Permeability: “Soft Walls” of Urban TreatmentOne of the great growth challenges of the addiction treatment industry is the movement away from a limited notion of ‘products’ to which all clients are recommended, fixed ‘containers’ that have been labeled as “IOP, detox, residential, extended care, and sober living” — with 8-week, 3-5 day, 28-day, 90-day, and 3-6 month commitments respectively. Each level structures its “inside” as a type of “treatment bubble” and specifies how permeable or not that “level of care” is. One used to hear, “There are no phones in detox.” Or residential. “There are no passes until extended care.” “You don’t get a job until you get to sober living.” In locating a facility in New York City, the model for “stabilization” and “inpatient” care that Urban Recovery has developed for its clients is conceived differently. While initial commitments are encouraged in order to provide clients and their families some guide around which to base their participation and support, the design of daily programming, the ongoing development of treatment planning, and the incorporation of elements either within or outside the walls of the facility that in other settings are often segregated to “after” is at the heart of Urban’s bespoke care. Examples include visits to one’s apartment, office, or food and beverage establishments, or specific visits with wellness, medical, or behavioral health providers – permeability means that the latter professional and services opportunities may also occur on the facility premises.
TechnologyVirtual reality (VR), biofeedback, teleconferencing, and video journaling are among the technology resources that are also used at Urban Recovery to expand and modify the context of treatment. Clients can use VR to visit meditative or challenging spaces, even to revisit past sites of important life experiences. Clients benefit from biofeedback tailored not only to provide information about their wellbeing, but to retrain the brain in relation to anxiety and other mental states. Video journaling and augmented reality present yet further frontiers that are being incorporated for appropriate clients into the Urban Recovery bespoke experience.
Embracing Complexity“Dual diagnosis” and “dual-addicted” are among terms explored in the past generations of work with clients suffering from substance use disorders. Each of these binary categorizations are in less common use, as the American Society of Addiction Medicine and other influential bodies have called the industry to view clients in a holistic way, to understand addiction as a presentation with biological, psychological, social, and spiritual manifestations. If there are other forms of illness present which predate an active use disorder, they are significant as such. If other forms of illness emerge in the context of an active or in-remission use disorder, they too are significant. The entire person, and their social relations, suffer. Together the person-in-system and system-of-persons move toward greater wellness. One of the fundamental shifts in embracing client complexity is to view treatment as at once individual and systemic. Urban Recovery integrates this as foundational thinking through the pairing of key individual and social focal elements in treatment planning. Educational and behavioral interventions rooted in a “practice-based evidence” approach see clients as unique, particular, and complex, not as “population-based health care” constituents subject to global algorithms which are linked to media and political focal concerns.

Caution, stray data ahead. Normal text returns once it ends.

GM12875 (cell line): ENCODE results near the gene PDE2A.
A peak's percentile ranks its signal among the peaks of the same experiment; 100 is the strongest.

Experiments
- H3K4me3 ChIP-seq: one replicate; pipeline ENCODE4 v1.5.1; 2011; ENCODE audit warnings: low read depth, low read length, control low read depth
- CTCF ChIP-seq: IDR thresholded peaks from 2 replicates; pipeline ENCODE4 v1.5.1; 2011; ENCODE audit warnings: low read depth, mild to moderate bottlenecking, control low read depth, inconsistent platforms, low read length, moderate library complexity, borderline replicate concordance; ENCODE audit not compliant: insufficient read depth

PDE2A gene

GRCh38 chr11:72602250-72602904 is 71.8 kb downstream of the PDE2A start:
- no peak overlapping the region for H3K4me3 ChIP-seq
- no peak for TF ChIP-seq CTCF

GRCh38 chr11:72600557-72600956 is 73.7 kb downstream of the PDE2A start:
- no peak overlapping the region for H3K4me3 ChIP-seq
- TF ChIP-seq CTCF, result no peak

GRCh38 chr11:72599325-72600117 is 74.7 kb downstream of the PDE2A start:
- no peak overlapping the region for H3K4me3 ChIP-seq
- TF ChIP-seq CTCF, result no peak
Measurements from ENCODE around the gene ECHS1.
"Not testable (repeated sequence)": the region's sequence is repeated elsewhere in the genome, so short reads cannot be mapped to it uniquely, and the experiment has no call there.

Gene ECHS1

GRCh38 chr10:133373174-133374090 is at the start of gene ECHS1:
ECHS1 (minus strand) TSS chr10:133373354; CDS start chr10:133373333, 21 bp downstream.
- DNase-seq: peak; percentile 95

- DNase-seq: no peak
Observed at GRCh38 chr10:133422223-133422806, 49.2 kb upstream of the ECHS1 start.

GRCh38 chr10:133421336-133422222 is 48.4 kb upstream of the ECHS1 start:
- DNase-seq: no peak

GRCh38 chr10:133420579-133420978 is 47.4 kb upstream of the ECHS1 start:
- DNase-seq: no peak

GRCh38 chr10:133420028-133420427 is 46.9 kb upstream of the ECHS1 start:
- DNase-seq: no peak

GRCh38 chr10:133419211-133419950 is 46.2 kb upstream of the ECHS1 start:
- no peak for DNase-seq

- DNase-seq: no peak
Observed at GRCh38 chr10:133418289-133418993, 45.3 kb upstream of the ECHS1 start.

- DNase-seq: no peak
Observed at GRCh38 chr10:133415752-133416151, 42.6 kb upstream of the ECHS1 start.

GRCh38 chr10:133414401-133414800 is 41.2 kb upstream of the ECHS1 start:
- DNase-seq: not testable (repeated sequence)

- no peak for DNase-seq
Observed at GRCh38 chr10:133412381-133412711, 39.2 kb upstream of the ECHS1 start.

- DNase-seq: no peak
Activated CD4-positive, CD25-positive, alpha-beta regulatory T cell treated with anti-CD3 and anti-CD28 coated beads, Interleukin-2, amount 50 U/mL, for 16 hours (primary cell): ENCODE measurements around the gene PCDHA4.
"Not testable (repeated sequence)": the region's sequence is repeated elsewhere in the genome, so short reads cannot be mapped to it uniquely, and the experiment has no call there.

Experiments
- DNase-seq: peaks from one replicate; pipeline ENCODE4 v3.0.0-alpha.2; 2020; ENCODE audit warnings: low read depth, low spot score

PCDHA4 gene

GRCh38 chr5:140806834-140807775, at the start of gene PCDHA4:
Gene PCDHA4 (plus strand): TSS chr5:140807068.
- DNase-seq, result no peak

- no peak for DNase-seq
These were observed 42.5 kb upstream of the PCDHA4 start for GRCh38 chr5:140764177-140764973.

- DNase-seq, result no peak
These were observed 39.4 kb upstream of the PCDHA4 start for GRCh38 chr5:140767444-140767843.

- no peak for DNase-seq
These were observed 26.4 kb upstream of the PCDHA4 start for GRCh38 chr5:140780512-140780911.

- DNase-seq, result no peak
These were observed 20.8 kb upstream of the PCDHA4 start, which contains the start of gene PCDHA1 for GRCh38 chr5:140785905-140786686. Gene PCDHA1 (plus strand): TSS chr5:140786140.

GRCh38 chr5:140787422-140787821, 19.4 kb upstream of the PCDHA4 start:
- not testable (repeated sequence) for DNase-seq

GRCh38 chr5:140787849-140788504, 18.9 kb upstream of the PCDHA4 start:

Tracking Outcomes in Methods-Based-PracticeA clinical model that embraces complexity and seeks to be accountable documents and measures as it applies practices that are rooted in the best clinical reasoning and experience. Behavioral health concerns can benefit from the long and complex journey of randomized, controlled studies in some instances, but clients deserving our best should not be limited to exclusively those systems and methods which allow for and have benefited from a double-blind, controlled examination that holds limited variables in view. Therefore, the clinical philosophy of Urban Recovery places Acceptance and Commitment Therapy as one of its favored models, but not as an exclusive offering. Urban clients explore their values and acquire competencies in mindfulness; at the same time, they are examined from a systems perspective and offered opportunities to engage in specific methods and practices that are determined by their primary therapist and treatment team as best suited to their current staging and objectives in care.
|Acceptance and Commitment Therapy (ACT)||Mindfulness|
|Functional Family Therapy||Systems-Based Practice|
|Cognitive Behavioral Therapy (CBT)||Motivational Interviewing (MI)|
|Eye Movement Desensitization and Reprocessing (EMDR)||Dialectical Behavioral Therapy (DBT)|
|Twelve Step Facilitation (TSF)||Exposure Therapies|
|Spiritual Assessment and Cultural Formulation||Wellness Assessment|